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Date 2024-05-01

We are pleased to announce that Tara LeeResearch Assistant Professor of the Society of Fellows in the Humanities at the University of Hong Kong, will deliver the 54th EARN public lecture online, titled “ The Virtual and the Vital in Romanticism: Reading William Blake” on Wednesday, 8 May 2024. All are welcome. 


Speaker: Dr. Tara Lee (Society of Fellows in the Humanities, The University of Hong Kong)

Title: The Virtual and the Vital in Romanticism: Reading William Blake

Chair: Irene Chan (English, NCCU)

Time: 10- 12 am Wednesday 8 May 2024

Venue: Ji-Tao Building, Rm 340407 (季陶340407) / Online link: https://nccutw.webex.com/meet/johsu 



How are Blake’s prophetic books shaped by the tension between the virtual and the actual? How do his mythopoetic works relate to broader speculations about virtuality and vitality by Goethe, Kant, Coleridge, and other Romantic-era thinkers? This paper argues that William Blake’s understandings of biology, formulated in productive opposition to the pre-Darwinian theories of evolution that were emerging at the time, were indebted to a broader preformationist discourse that privileged the virtual existence in each being over material processes of change and development. Engaging with the wider subfield of Romantic literature and the life sciences, this paper shows how Blake staged within his poetical works a symbolic encounter between two competing ontogenetic paradigms (preformation and epigenesis) to ask unique questions about the nature of embodiment and individual identity. It argues, ultimately, that the anti-evolutionist elements of Blake’s work present a radical critique of the monstrously materialist, expansionist logic of empire and the definitions of vitality that come with it.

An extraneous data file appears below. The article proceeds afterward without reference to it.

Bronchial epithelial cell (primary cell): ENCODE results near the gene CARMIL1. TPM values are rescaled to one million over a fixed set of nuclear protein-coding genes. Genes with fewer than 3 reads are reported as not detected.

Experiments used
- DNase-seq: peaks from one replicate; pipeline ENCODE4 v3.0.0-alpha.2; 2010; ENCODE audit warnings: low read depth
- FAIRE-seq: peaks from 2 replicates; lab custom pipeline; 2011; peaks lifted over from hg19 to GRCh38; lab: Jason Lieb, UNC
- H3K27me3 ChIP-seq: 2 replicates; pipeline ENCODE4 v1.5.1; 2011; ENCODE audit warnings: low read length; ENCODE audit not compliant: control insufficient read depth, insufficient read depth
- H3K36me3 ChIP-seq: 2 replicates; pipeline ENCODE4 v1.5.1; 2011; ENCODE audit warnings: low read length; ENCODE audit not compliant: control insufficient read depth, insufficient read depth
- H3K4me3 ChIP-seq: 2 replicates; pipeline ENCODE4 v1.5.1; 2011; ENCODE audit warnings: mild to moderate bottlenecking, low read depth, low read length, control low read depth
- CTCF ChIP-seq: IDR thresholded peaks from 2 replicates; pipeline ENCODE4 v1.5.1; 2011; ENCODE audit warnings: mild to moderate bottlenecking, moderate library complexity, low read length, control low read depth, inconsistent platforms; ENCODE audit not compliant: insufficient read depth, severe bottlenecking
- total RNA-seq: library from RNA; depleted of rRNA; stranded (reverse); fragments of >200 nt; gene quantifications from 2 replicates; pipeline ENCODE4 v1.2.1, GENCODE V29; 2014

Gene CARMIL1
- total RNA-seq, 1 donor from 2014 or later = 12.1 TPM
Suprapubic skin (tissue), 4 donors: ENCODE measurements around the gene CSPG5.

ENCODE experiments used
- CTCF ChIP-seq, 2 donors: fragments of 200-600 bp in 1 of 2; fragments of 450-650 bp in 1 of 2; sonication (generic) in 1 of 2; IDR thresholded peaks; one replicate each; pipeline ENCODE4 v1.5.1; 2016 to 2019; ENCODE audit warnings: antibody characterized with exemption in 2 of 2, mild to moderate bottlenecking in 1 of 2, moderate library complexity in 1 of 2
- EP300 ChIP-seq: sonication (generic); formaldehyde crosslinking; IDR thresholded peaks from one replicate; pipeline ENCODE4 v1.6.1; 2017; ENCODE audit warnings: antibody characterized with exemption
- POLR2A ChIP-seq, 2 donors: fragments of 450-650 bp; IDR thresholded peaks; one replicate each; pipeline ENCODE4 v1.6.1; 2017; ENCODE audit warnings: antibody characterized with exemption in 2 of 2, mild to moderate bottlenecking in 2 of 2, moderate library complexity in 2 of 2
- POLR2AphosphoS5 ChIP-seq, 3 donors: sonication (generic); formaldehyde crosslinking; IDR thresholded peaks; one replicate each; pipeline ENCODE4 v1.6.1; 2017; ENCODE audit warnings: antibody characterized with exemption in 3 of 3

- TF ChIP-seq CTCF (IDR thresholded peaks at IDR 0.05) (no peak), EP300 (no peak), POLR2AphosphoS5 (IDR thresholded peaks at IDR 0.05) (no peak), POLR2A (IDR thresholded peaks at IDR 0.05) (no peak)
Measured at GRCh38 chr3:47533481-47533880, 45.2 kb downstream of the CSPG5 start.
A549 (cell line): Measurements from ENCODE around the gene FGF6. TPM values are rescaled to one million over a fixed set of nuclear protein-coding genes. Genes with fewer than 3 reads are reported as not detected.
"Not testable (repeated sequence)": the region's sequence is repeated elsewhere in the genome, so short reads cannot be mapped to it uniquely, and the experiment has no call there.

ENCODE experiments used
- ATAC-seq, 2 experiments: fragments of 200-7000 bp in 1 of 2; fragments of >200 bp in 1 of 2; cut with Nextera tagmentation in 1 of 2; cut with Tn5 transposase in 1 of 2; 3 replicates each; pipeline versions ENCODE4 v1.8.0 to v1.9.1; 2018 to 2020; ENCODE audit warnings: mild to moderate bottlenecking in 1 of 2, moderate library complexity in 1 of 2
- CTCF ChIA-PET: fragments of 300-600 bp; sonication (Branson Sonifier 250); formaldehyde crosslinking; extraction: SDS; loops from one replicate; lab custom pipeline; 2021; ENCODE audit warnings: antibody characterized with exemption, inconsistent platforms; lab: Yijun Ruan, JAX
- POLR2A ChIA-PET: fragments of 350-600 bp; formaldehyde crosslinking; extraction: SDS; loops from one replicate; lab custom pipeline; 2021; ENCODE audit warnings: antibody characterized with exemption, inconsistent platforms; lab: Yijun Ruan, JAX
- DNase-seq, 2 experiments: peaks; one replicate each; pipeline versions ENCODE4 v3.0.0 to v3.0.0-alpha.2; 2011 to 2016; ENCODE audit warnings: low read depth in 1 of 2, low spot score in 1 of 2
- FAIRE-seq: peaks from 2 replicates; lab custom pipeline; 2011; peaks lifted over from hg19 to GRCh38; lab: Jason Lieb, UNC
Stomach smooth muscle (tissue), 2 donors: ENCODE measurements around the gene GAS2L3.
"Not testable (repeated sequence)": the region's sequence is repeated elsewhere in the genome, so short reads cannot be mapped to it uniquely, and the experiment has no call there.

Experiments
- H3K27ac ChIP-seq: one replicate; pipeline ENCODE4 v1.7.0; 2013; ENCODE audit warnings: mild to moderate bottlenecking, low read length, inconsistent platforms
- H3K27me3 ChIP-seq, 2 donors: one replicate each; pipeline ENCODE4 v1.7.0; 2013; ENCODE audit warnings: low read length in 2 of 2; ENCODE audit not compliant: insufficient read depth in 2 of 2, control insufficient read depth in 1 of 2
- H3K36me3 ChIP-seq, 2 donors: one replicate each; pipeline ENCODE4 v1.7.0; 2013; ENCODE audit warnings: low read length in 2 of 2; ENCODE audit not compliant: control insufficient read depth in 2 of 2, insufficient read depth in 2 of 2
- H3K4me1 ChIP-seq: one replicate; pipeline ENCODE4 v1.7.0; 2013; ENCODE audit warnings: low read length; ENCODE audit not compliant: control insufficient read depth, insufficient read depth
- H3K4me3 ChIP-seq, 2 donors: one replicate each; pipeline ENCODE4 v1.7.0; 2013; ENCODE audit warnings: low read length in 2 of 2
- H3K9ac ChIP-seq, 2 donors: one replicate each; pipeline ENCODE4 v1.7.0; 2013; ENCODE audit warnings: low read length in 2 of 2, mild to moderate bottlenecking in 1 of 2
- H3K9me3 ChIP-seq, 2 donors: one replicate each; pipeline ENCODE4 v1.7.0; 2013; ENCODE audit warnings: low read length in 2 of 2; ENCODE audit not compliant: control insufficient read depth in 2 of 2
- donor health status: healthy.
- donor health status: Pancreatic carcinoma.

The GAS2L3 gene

Tara Lee is currently a Research Assistant Professor and a Fellow of the Society of Fellows in the Humanities at the University of Hong Kong. She obtained her AHRC-funded DPhil in English Literature from the University of Oxford with a thesis on Blake and evolution. Her articles can be found in European Romantic Review,Studies in Romanticism, Romanticism on the Net and The Keats-Shelley Review. She is preparing a monograph tentatively titled Blake and Romantic Biology: Evolution, Species, and Organic Form. Alongside this, she is also developing an HKRCG-funded project titled ‘Visionary Machines: Technology and the Epic in Britain, 1790-1830’, which explores how real and imaginary machines afforded thinking about revolution, progress, agency, and empire in the Romantic epic.



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